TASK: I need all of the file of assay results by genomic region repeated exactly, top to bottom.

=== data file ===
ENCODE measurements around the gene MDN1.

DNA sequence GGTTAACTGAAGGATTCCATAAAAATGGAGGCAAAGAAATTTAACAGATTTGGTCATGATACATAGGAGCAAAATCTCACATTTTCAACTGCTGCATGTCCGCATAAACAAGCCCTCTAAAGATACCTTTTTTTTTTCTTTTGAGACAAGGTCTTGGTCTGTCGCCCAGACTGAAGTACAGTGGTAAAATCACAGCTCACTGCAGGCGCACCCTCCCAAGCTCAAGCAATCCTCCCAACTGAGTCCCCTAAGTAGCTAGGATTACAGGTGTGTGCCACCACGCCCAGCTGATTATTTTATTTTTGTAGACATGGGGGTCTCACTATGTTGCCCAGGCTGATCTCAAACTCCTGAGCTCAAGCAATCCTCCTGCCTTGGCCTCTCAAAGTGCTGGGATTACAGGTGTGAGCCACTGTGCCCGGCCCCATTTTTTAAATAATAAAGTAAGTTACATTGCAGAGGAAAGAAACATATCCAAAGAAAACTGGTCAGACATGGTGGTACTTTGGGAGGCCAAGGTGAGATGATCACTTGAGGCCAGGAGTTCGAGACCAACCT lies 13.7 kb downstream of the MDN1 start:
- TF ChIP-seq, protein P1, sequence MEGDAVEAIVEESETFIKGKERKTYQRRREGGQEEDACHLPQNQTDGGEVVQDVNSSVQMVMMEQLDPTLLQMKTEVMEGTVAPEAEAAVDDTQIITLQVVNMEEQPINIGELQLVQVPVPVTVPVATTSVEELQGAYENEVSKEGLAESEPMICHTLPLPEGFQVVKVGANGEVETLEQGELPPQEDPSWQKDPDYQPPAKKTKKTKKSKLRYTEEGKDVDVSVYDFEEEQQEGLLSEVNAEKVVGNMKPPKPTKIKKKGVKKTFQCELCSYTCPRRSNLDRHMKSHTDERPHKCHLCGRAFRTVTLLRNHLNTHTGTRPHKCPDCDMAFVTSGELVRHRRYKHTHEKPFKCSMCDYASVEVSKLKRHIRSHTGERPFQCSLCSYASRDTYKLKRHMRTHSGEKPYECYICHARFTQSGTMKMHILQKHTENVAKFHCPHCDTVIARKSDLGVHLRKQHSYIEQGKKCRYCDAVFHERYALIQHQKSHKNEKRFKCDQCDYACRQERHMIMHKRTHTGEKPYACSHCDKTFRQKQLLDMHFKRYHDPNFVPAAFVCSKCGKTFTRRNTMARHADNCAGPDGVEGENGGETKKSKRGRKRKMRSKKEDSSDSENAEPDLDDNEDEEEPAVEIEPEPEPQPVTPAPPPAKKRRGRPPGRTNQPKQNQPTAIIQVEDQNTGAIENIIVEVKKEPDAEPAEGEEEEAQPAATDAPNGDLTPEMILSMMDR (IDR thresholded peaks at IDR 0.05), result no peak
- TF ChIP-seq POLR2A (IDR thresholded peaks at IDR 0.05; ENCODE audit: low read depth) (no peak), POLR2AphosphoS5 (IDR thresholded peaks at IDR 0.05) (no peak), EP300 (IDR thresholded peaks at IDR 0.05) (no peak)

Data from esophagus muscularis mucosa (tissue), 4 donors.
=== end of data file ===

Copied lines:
ENCODE measurements around the gene MDN1.

DNA sequence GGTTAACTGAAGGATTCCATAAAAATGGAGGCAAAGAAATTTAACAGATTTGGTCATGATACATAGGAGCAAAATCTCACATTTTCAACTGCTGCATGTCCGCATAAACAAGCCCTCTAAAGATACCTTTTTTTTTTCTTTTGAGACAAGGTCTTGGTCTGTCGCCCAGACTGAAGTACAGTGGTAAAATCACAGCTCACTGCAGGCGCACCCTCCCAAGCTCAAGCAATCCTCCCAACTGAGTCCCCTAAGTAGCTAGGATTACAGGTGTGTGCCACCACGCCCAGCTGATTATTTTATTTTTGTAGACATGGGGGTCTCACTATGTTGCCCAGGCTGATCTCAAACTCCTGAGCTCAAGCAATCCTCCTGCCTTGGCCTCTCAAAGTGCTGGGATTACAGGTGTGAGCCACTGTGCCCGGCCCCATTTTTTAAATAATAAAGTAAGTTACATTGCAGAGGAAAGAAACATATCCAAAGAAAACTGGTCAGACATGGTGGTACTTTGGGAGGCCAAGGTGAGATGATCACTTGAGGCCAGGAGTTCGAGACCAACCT lies 13.7 kb downstream of the MDN1 start:
- TF ChIP-seq, protein P1, sequence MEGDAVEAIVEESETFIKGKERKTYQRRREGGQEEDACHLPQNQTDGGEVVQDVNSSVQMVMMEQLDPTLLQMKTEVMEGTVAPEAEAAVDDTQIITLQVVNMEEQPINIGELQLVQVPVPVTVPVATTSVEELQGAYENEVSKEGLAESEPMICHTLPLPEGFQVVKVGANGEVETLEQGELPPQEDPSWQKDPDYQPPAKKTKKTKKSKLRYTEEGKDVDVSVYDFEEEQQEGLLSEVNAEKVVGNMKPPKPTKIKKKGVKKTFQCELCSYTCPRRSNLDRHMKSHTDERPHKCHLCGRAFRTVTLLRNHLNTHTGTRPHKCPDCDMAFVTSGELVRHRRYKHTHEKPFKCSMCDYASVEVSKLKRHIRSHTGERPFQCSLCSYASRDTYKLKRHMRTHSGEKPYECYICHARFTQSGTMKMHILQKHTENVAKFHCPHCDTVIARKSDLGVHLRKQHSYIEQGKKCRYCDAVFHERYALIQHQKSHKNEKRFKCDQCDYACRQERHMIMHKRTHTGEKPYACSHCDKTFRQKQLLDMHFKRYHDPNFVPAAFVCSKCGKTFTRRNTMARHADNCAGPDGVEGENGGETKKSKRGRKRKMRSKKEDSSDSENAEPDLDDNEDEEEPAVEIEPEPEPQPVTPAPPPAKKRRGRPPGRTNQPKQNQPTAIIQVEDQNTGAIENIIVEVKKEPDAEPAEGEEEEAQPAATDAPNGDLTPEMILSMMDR (IDR thresholded peaks at IDR 0.05), result no peak
- TF ChIP-seq POLR2A (IDR thresholded peaks at IDR 0.05; ENCODE audit: low read depth) (no peak), POLR2AphosphoS5 (IDR thresholded peaks at IDR 0.05) (no peak), EP300 (IDR thresholded peaks at IDR 0.05) (no peak)

Data from esophagus muscularis mucosa (tissue), 4 donors.